Washington, Oct 6 : Researchers from at Children's Hospital Boston, along with team at George Washington University, have developed new blood test that may help doctors detect serious bacterial infections (SBIs) in infants.
The new diagnostic marker called procalcitonin can help in detecting SBIs such as urinary tract and blood stream infections in babies, and thereby reduce the need for unnecessary aggressive testing, medication and hospitalisation.
During the study, the researchers used a novel procalcitonin test, recently approved by the FDA, in 234 feverish babies under three months of age, of whom 18 percent had definite or possible SBIs confirmed by independent clinical criteria.
They found that procalcitonin not only detected all cases of SBIs in feverous infants but proved sensitive enough to establish a threshold value that would identify infants at low risk for serious infections.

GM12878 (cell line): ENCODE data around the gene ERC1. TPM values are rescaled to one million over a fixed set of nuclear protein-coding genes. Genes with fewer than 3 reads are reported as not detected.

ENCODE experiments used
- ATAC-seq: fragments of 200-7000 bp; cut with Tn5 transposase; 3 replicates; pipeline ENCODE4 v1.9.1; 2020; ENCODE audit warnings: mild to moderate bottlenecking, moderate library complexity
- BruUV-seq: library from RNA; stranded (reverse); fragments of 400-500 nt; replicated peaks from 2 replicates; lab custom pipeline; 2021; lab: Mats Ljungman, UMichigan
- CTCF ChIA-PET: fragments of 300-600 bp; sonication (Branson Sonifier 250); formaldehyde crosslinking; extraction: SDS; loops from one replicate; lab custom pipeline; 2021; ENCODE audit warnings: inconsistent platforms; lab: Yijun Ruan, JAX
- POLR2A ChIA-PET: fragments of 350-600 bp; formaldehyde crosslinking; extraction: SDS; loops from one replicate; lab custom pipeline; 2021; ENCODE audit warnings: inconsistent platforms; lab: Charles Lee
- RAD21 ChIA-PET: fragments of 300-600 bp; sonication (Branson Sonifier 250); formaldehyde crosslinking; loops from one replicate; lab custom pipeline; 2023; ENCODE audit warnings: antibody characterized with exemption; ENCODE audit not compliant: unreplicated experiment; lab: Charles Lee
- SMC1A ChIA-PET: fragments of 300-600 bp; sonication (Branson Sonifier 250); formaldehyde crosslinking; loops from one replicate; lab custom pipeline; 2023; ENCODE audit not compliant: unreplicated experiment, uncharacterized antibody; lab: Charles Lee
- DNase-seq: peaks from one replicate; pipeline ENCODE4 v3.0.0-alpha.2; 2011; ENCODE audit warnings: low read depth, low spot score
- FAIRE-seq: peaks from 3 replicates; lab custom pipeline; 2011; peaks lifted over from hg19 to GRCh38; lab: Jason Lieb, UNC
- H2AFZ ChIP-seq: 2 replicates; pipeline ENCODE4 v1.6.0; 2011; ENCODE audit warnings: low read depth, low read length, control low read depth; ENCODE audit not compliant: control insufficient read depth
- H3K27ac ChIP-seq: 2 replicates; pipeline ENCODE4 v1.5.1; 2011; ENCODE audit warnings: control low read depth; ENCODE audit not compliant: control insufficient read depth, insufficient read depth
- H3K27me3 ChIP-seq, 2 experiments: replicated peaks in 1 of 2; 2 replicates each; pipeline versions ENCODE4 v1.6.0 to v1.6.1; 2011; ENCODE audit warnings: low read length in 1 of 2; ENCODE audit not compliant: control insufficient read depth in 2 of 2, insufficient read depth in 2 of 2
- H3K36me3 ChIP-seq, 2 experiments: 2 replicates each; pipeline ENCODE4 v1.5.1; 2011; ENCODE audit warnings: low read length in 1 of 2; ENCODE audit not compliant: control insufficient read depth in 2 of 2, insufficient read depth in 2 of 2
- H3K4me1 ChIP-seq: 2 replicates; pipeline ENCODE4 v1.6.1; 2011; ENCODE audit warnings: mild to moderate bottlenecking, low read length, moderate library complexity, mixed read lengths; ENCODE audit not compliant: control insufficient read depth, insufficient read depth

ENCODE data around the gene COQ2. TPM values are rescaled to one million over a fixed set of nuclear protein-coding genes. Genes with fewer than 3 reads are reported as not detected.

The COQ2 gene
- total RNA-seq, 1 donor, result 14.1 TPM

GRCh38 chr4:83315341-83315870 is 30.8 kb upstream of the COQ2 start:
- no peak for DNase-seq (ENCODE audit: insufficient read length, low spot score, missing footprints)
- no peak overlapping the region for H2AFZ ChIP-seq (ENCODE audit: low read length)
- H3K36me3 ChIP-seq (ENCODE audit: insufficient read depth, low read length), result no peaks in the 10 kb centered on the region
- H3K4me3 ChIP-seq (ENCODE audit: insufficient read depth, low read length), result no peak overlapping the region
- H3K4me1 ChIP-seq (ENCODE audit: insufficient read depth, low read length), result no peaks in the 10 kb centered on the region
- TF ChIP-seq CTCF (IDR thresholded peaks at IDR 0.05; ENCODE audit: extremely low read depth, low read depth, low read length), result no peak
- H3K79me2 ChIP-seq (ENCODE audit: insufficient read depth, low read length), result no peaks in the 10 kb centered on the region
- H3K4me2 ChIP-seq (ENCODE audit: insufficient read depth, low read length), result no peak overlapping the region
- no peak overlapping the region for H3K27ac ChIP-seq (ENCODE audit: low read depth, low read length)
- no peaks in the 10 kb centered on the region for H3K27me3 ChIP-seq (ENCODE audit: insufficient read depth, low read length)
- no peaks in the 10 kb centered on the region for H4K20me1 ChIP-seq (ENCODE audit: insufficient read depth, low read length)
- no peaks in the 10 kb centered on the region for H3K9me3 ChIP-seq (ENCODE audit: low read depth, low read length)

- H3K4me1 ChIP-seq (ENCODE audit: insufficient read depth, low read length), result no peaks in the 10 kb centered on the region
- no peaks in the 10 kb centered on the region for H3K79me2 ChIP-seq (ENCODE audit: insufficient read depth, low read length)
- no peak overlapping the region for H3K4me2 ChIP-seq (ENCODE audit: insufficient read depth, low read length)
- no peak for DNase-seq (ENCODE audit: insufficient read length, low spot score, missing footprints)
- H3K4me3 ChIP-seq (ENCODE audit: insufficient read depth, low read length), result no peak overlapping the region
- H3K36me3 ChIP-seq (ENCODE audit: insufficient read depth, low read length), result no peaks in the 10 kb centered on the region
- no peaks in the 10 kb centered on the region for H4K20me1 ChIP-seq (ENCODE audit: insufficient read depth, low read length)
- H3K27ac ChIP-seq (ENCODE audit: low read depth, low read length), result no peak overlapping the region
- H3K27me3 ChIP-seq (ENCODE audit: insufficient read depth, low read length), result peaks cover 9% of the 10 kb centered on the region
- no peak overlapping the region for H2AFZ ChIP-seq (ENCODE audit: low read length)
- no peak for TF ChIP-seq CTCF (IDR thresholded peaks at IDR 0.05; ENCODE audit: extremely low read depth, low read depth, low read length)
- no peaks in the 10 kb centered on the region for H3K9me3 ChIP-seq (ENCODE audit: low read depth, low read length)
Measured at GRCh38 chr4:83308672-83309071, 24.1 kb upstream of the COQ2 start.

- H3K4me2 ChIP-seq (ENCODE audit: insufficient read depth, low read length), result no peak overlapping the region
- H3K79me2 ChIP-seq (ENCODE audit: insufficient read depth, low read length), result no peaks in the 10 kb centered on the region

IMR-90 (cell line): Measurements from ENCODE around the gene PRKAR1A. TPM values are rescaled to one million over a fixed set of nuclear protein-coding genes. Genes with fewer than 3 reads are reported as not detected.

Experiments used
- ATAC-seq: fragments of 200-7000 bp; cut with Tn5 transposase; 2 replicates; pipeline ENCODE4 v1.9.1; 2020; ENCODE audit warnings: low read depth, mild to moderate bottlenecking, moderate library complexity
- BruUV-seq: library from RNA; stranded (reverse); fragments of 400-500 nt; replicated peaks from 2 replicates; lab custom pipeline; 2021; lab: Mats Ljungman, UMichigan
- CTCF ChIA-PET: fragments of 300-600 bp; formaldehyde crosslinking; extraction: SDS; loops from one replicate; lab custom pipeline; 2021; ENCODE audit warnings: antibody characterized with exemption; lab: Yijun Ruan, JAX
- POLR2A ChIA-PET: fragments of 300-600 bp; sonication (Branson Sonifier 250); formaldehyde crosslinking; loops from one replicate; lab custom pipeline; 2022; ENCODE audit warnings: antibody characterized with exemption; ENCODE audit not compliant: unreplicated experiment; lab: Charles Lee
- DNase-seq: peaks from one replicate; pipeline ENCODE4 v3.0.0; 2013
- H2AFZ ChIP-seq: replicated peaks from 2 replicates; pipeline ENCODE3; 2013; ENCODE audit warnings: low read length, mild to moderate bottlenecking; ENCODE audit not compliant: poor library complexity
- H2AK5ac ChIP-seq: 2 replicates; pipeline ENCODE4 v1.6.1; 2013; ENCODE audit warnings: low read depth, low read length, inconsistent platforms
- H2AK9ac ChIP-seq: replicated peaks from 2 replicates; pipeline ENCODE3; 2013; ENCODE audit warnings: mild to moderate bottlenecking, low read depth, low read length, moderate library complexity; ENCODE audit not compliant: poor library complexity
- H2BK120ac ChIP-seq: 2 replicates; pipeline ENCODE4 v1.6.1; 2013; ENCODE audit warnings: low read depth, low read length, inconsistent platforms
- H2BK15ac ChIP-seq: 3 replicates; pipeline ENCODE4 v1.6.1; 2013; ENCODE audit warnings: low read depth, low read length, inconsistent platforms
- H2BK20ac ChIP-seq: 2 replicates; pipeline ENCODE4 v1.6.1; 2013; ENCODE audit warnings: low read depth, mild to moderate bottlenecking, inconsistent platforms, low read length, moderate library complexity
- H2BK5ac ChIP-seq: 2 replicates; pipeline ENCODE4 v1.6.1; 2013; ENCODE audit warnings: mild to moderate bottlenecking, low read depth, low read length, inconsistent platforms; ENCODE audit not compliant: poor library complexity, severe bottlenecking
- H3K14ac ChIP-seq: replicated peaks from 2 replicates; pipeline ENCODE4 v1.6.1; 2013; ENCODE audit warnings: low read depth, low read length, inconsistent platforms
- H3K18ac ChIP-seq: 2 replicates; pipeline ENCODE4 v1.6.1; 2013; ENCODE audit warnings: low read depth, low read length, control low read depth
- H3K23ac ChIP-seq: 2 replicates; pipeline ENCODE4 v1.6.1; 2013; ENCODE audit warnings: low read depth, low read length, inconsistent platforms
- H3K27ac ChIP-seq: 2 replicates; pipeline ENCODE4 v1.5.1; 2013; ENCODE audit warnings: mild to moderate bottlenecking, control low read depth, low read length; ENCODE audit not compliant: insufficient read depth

As clinicians cannot reliably determine which children with fever have more serious infections, many babies end up undergoing extensive evaluations.
Routine evaluation of infants less than three months of age includes blood tests, urine tests, and often a lumbar puncture for spinal fluid, followed by treatment in the hospital with antibiotics.
The inefficiency of current fever management in young infants prompted Richard Bachur, MD, acting chief of emergency medicine at Children's and colleagues to sought a rapid diagnostic test that will determine which children have serious infections at the first visit to the Emergency Department.
"We hope to identify those infants that are at very low risk of serious infection and tailor their evaluation so as to minimize invasive testing and exposure to unnecessary antibiotics," said Bachur.
The high sensitivity of the new procalcitonin test has allowed Bachur and colleagues to establish realistic cut-off values to help guide clinicians in identifying children who are at low risk for SBIs.
The study is published in the October Pediatrics.